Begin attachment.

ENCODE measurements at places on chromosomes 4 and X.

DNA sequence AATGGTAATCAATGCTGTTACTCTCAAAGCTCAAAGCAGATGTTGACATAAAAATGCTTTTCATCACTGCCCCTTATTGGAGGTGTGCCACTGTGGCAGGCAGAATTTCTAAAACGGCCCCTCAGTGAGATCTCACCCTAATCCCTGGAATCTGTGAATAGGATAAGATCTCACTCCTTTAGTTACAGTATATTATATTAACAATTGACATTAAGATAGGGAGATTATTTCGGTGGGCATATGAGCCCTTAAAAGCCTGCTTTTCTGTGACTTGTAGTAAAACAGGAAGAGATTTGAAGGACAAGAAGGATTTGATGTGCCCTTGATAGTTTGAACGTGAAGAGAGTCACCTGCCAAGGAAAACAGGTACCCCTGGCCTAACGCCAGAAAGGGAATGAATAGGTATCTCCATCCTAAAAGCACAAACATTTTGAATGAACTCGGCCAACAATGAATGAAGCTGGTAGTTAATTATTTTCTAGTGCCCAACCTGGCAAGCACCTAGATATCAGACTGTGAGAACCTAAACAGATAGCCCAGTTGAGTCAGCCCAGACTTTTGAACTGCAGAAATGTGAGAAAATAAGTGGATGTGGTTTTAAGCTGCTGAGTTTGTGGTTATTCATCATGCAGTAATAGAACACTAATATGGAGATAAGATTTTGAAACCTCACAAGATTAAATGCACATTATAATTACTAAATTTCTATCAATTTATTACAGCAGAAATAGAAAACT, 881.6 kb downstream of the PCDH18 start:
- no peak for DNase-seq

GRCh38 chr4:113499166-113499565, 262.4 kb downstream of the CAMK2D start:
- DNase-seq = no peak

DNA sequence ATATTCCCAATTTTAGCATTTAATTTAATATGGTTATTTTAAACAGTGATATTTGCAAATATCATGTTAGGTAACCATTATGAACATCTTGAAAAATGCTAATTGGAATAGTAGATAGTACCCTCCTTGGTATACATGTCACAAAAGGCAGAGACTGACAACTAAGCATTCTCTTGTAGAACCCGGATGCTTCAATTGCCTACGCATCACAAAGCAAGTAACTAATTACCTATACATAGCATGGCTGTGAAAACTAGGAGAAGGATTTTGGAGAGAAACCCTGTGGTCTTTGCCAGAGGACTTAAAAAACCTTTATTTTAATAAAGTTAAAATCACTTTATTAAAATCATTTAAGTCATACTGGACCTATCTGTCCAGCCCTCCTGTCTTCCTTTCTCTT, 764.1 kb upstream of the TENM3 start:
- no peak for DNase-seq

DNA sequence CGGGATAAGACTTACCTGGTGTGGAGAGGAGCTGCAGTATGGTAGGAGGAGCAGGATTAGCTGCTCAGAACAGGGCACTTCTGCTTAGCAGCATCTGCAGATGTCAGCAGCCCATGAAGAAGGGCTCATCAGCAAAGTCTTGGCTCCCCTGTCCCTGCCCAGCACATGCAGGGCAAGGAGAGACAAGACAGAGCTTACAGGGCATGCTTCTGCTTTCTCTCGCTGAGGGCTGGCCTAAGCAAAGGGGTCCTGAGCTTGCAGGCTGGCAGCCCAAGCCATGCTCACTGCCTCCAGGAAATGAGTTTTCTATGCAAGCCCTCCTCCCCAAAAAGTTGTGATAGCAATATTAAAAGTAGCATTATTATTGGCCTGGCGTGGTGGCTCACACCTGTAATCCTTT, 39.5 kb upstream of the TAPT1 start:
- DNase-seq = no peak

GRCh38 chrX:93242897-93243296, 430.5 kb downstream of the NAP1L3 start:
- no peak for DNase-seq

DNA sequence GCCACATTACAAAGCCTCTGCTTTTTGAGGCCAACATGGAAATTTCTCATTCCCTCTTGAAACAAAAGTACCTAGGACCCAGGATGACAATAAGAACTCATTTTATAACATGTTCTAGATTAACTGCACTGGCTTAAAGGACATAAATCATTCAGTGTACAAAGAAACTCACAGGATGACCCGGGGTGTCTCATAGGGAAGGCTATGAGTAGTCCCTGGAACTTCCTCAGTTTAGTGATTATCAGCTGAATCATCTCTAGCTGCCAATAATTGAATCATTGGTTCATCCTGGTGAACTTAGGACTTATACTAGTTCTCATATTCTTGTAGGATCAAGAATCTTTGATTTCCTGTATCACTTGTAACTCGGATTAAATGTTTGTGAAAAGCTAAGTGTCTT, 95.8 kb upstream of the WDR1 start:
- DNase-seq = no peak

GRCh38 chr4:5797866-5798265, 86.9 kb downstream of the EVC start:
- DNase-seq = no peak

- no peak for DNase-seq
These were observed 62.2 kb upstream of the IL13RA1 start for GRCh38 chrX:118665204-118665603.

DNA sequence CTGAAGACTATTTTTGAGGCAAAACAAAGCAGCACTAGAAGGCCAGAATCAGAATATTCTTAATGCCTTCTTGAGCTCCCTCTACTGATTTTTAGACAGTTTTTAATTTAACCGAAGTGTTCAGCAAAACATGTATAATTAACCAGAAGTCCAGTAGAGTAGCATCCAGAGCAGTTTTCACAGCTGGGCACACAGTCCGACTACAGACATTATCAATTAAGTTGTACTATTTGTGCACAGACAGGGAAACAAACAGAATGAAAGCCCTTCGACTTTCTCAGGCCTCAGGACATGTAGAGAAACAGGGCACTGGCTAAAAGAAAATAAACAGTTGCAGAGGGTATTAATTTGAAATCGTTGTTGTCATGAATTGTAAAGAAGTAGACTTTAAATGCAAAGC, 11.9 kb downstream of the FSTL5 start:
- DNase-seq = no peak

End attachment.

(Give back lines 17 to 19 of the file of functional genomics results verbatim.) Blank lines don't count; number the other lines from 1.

These were observed 62.2 kb upstream of the IL13RA1 start for GRCh38 chrX:118665204-118665603.

DNA sequence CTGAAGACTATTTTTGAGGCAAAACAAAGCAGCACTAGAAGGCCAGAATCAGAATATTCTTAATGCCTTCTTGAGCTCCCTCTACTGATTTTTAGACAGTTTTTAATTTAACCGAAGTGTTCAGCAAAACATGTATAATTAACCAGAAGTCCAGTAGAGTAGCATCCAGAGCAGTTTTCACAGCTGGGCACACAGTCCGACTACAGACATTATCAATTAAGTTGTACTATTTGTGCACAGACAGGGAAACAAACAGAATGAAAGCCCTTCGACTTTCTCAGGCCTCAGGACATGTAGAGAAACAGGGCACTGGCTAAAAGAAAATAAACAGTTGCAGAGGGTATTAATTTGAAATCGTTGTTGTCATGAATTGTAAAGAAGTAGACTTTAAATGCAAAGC, 11.9 kb downstream of the FSTL5 start:
- DNase-seq = no peak